VW stands to gain much: Suzuki dominates the fast-growing Indian market and the two companies' global sales will approach those of No. 1 Toyota
Less than a week after PSA Peugeot Citroen and Mitsubishi Motors confirmed that they are exploring deeper ties, another European automaker is teaming up with a Japanese partner. At a press conference in Tokyo on Dec. 9, Volkswagen (VOW:GR) and Suzuki announced a deal of their own which will see the German automaker take a 19.9% stake in Suzuki, paying $2.54 billion. In return, Suzuki will take a 1.3% share of Volkswagen in the transaction, which is slated to take place in January. The numbers involved are smaller than those believed to be under discussion at Peugeot and Mitsubishi, but industry watchers reckon the deal is more of a game changer. Suzuki could help Volkswagen close the gap on Toyota, the world's largest automaker: In 2008, Suzuki sold 2.36 million vehicles, making it the world's ninth-largest automaker, and Volkswagen, ranked third, sold 6.23 million vehicles. Toyota's sales were 8.97 million. "Suzuki and Volkswagen combined would have a significant impact on the industry," says Yoshiaki Kawano, an analyst at auto consulting company CSM Worldwide in Tokyo. Perhaps more important, while many have criticized the proposed tie-up between Peugeot and Mitsubishi, complaining that Mitsubishi is too expensive and lacking in share in important markets, analysts broadly welcome the alliance between Volkswagen and Suzuki. From Volkswagen's perspective, the deal has plenty to offer. Proponents point to Suzuki's market leadership in India, where the German carmaker remains a small player and where most major automakers are scrambling to ramp up production. Suzuki's Maruti Suzuki unit has been making cars there since 1983 and controls about half of the market. By contrast, Volkswagen sold only 16,000 vehicles in India from January to October. Meanwhile, in China, the world's largest auto market, Suzuki is relatively weak, while Volkswagen is the market leader. "In a partnership with Suzuki, Volkswagen can take a big step forward in emerging markets," VW chairman Martin Winterkorn told reporters at a press conference in Tokyo. A big cash influx for Suzuki
Then there is Suzuki's small-car know-how. While small cars are generally less profitable, Suzuki has years of experience in the Japanese minicar segment, where it vies with Toyota unit Daihatsu for first place. "Our style is to make small cars while lowering costs, and I have confidence in that ability," Osamu Suzuki said at the press briefing in Tokyo. Indeed, thanks in part to its recent introduction of the Indian-made subcompact A-Star, Suzuki has doubled its European sales this year, to 91,000. That know-how in turning a profit from small vehicles has helped Suzuki's growth in India; it could now help Volkswagen as the German company seeks growth in other emerging markets. "The most attractive thing about them is their Indian franchise," says Chris Richter, an analyst at CLSA in Tokyo. "If they didn't have that, I don't think anybody would be busting down doors to get to them." The prospect of Volkswagen taking a near-20% stake in Suzuki will appeal greatly to the Japanese automaker. For one thing, because Volkswagen is buying the shares from Suzuki, the latter will receive a fresh influx of funds. Suzuki says it will spend about $1.1 billion on reducing debt and a further $1.3 billion on research and development. Another positive factor is that Volkswagen's presence will fend off unwelcome approaches from other automakers while Suzuki maintains a degree of independence. Volkswagen would need to take a 34% stake to wield a veto over Suzuki management decisions. By taking a noncontrolling stake, VW would have an alliance similar to that maintained between Suzuki and General Motors until 2006, when GM held a 20% Suzuki stake. "I don't think Suzuki wants to be a subsidiary of Volkswagen," says Tatsuo Yoshida, an analyst at UBS (UBS) in Tokyo. Suzuki CEO Osamu Suzuki "cleverly used GM," says Yoshida. "I expect him to repeat the same thing with VW." Further automotive deals ahead?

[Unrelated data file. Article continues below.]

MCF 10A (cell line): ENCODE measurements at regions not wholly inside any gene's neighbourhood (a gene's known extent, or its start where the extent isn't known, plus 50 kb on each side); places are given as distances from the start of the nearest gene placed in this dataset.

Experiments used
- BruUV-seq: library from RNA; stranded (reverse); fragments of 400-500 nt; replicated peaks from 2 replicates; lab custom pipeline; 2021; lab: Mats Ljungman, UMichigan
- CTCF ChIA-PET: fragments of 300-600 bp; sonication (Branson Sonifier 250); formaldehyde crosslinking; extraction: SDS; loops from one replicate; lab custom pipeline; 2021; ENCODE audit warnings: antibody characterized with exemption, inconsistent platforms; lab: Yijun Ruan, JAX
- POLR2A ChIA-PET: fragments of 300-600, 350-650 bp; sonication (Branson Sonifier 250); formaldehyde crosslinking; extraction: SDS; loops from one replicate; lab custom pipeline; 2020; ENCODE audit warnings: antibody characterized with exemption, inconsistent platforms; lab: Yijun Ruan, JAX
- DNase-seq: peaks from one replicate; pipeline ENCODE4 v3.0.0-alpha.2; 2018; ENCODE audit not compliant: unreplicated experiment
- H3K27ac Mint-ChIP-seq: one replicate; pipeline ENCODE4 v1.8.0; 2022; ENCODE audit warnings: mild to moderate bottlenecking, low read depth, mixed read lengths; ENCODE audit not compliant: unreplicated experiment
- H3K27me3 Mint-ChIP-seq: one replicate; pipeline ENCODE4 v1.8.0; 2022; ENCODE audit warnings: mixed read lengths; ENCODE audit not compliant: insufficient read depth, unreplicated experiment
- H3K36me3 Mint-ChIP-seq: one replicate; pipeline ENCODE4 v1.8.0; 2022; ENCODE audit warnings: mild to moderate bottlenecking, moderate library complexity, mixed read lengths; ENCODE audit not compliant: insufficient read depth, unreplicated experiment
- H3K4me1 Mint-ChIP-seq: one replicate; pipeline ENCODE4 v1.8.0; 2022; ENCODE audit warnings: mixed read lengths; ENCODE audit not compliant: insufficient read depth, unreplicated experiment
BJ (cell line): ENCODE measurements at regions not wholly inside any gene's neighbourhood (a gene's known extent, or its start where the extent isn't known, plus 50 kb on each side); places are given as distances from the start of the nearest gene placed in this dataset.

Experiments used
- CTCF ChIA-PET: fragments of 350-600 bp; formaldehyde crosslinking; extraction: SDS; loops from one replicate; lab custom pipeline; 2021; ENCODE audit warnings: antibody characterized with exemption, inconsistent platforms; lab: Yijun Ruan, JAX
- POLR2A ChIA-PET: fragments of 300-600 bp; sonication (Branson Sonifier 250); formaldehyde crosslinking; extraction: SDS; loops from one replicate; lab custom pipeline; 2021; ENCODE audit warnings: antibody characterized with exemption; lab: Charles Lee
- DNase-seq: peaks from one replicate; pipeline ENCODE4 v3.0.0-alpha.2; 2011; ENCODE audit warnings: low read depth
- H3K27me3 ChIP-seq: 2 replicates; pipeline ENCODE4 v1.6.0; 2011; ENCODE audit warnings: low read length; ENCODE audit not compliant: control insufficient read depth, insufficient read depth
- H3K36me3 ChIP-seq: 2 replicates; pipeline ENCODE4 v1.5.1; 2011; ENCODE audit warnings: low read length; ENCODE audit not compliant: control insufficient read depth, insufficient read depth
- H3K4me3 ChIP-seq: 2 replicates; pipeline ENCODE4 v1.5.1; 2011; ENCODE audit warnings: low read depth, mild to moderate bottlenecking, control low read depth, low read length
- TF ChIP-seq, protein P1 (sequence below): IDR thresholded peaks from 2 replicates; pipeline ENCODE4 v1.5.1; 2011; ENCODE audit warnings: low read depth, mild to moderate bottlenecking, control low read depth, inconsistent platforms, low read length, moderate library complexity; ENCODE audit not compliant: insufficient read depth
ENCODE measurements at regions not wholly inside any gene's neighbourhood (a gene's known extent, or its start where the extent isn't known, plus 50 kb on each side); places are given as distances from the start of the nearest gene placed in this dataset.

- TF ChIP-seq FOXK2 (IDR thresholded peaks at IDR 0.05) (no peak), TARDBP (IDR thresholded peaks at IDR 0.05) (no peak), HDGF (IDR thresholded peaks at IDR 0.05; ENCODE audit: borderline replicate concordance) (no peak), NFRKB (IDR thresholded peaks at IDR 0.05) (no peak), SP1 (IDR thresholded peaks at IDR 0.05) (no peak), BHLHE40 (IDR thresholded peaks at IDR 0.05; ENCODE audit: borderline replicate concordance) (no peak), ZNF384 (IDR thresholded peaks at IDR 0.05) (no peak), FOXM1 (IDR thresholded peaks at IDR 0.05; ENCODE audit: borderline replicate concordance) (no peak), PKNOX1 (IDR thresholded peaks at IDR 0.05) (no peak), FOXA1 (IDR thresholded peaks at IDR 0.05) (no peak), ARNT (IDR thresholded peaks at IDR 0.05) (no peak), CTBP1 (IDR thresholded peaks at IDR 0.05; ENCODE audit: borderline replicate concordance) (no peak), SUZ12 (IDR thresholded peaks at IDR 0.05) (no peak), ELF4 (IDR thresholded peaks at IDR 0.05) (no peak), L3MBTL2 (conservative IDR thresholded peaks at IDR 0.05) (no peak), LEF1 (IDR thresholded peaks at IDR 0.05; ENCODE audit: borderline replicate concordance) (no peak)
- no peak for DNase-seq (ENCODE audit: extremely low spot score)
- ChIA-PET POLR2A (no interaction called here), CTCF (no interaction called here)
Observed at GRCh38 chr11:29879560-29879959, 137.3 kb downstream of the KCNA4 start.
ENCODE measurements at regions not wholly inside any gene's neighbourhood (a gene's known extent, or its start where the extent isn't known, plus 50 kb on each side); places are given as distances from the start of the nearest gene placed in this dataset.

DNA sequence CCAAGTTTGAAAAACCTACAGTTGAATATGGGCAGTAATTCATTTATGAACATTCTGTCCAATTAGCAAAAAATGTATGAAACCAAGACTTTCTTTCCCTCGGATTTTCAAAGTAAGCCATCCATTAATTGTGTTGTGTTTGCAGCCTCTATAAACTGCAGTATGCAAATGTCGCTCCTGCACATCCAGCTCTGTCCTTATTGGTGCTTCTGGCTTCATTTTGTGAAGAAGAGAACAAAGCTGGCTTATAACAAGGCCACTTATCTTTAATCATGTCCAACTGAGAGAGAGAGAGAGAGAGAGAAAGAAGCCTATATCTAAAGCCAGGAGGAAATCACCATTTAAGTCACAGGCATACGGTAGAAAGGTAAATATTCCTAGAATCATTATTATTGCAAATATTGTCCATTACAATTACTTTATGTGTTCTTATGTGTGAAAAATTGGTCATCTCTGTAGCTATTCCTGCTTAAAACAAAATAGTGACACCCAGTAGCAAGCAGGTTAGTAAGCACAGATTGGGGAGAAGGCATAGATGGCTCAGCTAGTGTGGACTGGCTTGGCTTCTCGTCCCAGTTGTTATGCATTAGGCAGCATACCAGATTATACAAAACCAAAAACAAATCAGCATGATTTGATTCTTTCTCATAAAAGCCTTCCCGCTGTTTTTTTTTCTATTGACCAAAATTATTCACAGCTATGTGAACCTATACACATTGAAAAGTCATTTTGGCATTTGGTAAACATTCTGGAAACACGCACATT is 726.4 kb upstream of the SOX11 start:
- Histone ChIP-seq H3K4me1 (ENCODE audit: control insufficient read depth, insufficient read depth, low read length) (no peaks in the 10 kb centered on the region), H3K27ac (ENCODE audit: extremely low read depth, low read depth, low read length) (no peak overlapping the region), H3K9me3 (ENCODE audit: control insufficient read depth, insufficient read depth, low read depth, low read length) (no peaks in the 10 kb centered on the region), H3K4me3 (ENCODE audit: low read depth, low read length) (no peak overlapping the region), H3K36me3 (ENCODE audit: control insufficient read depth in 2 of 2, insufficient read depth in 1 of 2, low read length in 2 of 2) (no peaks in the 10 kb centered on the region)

One concern not addressed by the deal is Suzuki's weakness in hybrids and electric cars—an area where Volkswagen also lacks strength. Yoshida adds, however, that Volkswagen's technological prowess at making diesel engines is a significant benefit. "Overall, the deal is positive for Suzuki," he says. Another worry Suzuki and Volkswagen must address is what will happen when Suzuki's 79-year old boss, who once said he would "die in battle," decides to step down. Few auto executives are more committed. Currently in his second stint as President, Osamu Suzuki has spent over 50 years at the company and is married to the granddaughter of its founder. He even changed his family name from Matsuda to Suzuki. After the recent flurry of activity in Asia—as well as the two Japan deals, Shanghai Automotive and GM announced on Dec. 8 a plan to team up in India. Do additional deals lie ahead? In Japan, one possibility is Mazda (MZDAF). While Ford (F) remains a shareholder in the Hiroshima-based company, it cut its stake from 33% to 13% in November of last year. That led to several Japan-based Ford executives returning home as the U.S. automaker made it known that Mazda didn't figure prominently in its plans. "For a lot of designing and engineering, we're going to be focused on Ford," Mark Fields, Ford's president for the Americas, told Bloomberg News on the sidelines of the Los Angeles Auto Show on Dec. 3. "Our efforts will be focused on the Ford system, as opposed to relying on others such as Mazda." Even before the latest deals, many people in the industry considered Mazda too small to remain independent. Now that VW has followed Peugeot in announcing its Japanese partner, Mazda could be next in line. —With Makiko Kitamura and Yuki Hagiwara in Tokyo